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Fine as a potbellied pig
Posted: 14 September 2007 03:00 AM   [ Ignore ]   [ # 16 ]
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’Boar-cat’ indicates a male cat (and when applied to male pigs also carries the meaning of uncastrated). OED cite from 1607 (spelled ‘bore’) and from 1797 (spelled ‘boar’)

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Posted: 14 September 2007 03:09 AM   [ Ignore ]   [ # 17 ]
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OED:

b. The male or he-cat (formerly also boar-cat, ram-cat) is now colloquially called tom-cat (see TOM); formerly and still in north Engl. and Sc. gib-cat (see GIB); the female or she-cat was formerly also doe-cat.

I always appreciated (note past tense) wolf-whistles, ever since a scathing “Do yer best, luv” was directed at this scrawny thirteen-year-old.  I cringe at the memory.

Edit: and at being pipped by flynn.  Must type faster.

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Posted: 14 September 2007 04:17 AM   [ Ignore ]   [ # 18 ]
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In an effort to be inoffensive to ladies, unneutered male animals used to be referred to with some strange names. I imagine the idea was that ladies wouldn’t have any idea about castration, and even if they did, wouldn’t be expected to acknowledge their knowledge.

Editorializing aside, a cat able to exercise his inner-lion’s sexual behaviour was called a boar cat. Further research suggests that boar (from ME and OE) was indisputedly the male of swinedom, leading to later use in referring to male animals who were predatory, aggressive, and omniverous - encompassing most of the cat world, including the largest leopards. There were boar raccoons as well, as raccoons are also known as fierce fighters. The term boar to distinguish male from female was in use for the Ramboesque qualities it conjured up for many English speakers.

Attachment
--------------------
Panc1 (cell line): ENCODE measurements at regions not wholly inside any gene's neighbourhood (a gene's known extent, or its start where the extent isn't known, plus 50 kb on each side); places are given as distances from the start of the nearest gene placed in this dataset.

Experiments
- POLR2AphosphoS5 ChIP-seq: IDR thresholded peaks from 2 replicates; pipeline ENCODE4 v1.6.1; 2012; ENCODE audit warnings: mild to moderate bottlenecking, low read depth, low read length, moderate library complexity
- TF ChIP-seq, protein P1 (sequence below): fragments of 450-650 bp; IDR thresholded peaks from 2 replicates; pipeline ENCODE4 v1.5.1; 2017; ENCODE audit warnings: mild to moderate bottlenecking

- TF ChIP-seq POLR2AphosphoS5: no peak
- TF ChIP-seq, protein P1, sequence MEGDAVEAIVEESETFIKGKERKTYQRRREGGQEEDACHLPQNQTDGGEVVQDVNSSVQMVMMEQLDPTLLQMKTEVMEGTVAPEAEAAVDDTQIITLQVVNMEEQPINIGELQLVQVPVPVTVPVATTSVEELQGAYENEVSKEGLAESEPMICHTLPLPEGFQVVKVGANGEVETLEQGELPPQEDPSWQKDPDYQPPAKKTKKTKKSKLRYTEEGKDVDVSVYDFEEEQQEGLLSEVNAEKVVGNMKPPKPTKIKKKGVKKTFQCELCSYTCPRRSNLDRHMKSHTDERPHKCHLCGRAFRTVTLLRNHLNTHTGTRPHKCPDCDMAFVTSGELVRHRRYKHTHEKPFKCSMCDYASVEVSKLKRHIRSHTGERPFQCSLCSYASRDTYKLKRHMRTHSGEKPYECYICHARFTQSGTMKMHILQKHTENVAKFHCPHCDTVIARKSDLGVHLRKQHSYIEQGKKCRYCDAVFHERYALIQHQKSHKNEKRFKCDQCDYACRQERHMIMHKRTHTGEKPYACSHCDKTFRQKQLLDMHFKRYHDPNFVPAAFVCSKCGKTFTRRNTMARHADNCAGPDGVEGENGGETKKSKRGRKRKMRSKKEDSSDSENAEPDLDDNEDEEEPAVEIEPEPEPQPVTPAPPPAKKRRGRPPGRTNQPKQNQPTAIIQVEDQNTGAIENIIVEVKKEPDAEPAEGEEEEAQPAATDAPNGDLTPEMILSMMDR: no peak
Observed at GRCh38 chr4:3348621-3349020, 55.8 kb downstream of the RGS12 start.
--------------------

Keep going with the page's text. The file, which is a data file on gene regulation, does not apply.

We seem to have stereotypes for animal terminology meant to emphasize the perceived aggressive nature of other species, so males of many species are called Boars and Bulls. Whales and sharks, even.

Edit: Typing is not my strong suit, so I didn’t see the two posts above. Bah.

[ Edited: 14 September 2007 04:20 AM by Liza ]
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Posted: 14 September 2007 05:57 AM   [ Ignore ]   [ # 19 ]
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Grose must have been using “intriguing’ in a way we don’t now, too, maybe with a double meaning as in “palace intrigue” or folk in cabal putting down a theatrical production unless it just meant yearning in those days in animals

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Posted: 14 September 2007 06:08 AM   [ Ignore ]   [ # 20 ]
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This generic use of boar to refer to the male of any species doesn’t appear in the OED (which also lists boar-hound, but without definition and could mean a dog used for hunting boars), seems to be an American Southernism. It’s listed in DARE with a fair number of citations.

When I was stationed in Germany, we referred to the wild pigs that inhabited Grafenwoehr training area as boar-hogs (whether male or female; one might say, “I saw a mama boar-hog and her three piglets"). That’s listed in DARE too, another Southernism--although DARE restricts its use to males. Not surprising that US military speech is littered with Southernisms--probably a result of all the military bases in the American South. We used to joke that the Army would issue Southern accents to officers who reached the rank of colonel.

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Posted: 15 September 2007 08:09 AM   [ Ignore ]   [ # 21 ]
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The Oxford Journals of 1888 have an article by E. G. Younger about the use of the term boar cat in ME and OE and he has a Dutch cognate listed as well.
Many American Southernisms are uncorrupted by American English. I’ve heard it said that in the US, the best source for pre-Revolution English terminology, untainted by association with other cultures as immigrants assimilated, is in the South. Could that be why there is a richness of terms there lacking in the rest of the country?

[ Edited: 17 September 2007 05:44 PM by Liza ]
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Posted: 15 September 2007 09:01 AM   [ Ignore ]   [ # 22 ]
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The author of ‘The Water is Wide’ and ‘The Lords of Discipline’ (whose name temporarily escapes me) suggests that the dialect of Yamacraw Island, where the first book is set, has remnants of Elizabethan English in it. How reliable a commentator he is I wouldn’t like to say.

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